I take two tank tops and two roll-up sleeve, vented, water resistant hiking shirts in cold weather and only one in warmer weather. I wear one set for the crossing and one set is in my pack.
A new study led by the University of Washington has shown that mosquitoes have color preference. They seem to not be attracted to the color blue, so I wear blue. I don’t know if it makes a difference, but I am willing to give it a shot–anything to reduce the potential for being a target of mosquitoes.
I have found that zip-off leg, quick-dry hiking pants that work fine. The rolled-leg type collect debris, so I avoid them. In cold weather, I also take one pair of long-legged hiking tights because I find them more comfortable than the hiking pants.
The capris-length tights are my go-to choice in warm weather because they are comfortable. If it’s warmer, I take two pairs of capris and the convertible pants. If it’s going to be cool, I take one pair capris, one long-legged tights, and the convertible pants.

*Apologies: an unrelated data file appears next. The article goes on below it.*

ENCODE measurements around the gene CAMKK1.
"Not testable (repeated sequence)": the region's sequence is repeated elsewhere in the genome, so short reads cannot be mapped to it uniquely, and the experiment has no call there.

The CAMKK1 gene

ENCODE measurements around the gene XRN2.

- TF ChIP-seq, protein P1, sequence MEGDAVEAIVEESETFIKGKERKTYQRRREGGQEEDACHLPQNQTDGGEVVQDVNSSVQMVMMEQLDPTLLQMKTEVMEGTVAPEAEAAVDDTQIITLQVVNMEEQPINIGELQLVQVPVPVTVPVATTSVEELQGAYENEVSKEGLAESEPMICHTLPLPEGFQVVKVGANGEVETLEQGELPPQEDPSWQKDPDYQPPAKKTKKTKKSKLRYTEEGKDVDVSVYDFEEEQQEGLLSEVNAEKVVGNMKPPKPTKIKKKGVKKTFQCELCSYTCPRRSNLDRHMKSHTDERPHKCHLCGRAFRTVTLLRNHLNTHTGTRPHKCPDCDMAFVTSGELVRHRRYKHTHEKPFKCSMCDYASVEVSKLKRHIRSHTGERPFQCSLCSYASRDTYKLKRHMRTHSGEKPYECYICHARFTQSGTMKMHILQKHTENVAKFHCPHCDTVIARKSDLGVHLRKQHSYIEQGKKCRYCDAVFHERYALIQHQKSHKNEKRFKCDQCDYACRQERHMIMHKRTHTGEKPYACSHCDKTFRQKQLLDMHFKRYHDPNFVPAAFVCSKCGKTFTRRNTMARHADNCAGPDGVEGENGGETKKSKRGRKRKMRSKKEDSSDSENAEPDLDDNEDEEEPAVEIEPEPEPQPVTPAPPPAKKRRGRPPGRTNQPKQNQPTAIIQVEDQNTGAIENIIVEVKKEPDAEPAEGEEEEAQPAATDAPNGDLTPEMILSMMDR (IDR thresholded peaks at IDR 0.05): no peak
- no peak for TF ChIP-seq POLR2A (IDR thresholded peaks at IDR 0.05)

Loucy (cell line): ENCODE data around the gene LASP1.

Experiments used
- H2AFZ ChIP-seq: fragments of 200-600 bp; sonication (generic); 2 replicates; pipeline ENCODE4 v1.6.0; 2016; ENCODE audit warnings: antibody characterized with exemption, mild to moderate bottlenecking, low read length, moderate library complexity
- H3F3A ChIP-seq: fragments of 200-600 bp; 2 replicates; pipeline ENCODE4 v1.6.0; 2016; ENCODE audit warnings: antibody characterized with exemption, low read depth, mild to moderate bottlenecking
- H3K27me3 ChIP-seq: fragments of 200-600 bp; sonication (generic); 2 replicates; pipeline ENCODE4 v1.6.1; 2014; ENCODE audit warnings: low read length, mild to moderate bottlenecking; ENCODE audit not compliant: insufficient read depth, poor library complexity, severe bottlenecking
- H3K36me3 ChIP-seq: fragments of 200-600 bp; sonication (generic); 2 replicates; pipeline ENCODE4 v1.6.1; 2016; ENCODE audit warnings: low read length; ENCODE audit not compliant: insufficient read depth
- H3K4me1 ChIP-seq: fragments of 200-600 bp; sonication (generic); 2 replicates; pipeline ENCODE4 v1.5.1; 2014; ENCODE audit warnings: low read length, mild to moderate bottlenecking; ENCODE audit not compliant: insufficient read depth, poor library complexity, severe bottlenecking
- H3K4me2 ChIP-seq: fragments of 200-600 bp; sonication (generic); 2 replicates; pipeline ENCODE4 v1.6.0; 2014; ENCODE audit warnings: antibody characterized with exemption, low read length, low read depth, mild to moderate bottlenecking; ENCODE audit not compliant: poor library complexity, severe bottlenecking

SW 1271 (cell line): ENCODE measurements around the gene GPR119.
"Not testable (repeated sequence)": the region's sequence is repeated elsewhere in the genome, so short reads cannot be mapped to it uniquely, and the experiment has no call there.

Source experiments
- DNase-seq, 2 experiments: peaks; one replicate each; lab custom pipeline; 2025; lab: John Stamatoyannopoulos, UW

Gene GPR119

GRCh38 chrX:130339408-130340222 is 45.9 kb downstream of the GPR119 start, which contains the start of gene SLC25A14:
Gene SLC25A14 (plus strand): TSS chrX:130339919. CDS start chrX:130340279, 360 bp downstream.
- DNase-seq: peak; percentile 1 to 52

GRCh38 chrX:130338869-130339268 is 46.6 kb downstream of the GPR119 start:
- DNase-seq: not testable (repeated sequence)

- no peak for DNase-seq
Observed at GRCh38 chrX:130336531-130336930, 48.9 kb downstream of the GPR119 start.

I take two kinds of coats, a raincoat/windbreaker and an ultralight down jacket. If it is not getting colder than into the 60-degree range at night, which is very warm, I will only need the raincoat/windbreaker. If the weather promises to be in the 50-degree range, I will take the down coat and the raincoat, making sure that the raincoat will go over the down coat.
Hat & Gloves
I always take a knit hat and water-resistant gloves as well as a baseball cap. The knit hat can be for wearing in a cool evening as well as for sleeping if it is really cold. The baseball cap can be used to keep the sun out of my eyes. It also makes me less self-conscious about hair that isn’t washed as often as I’d like.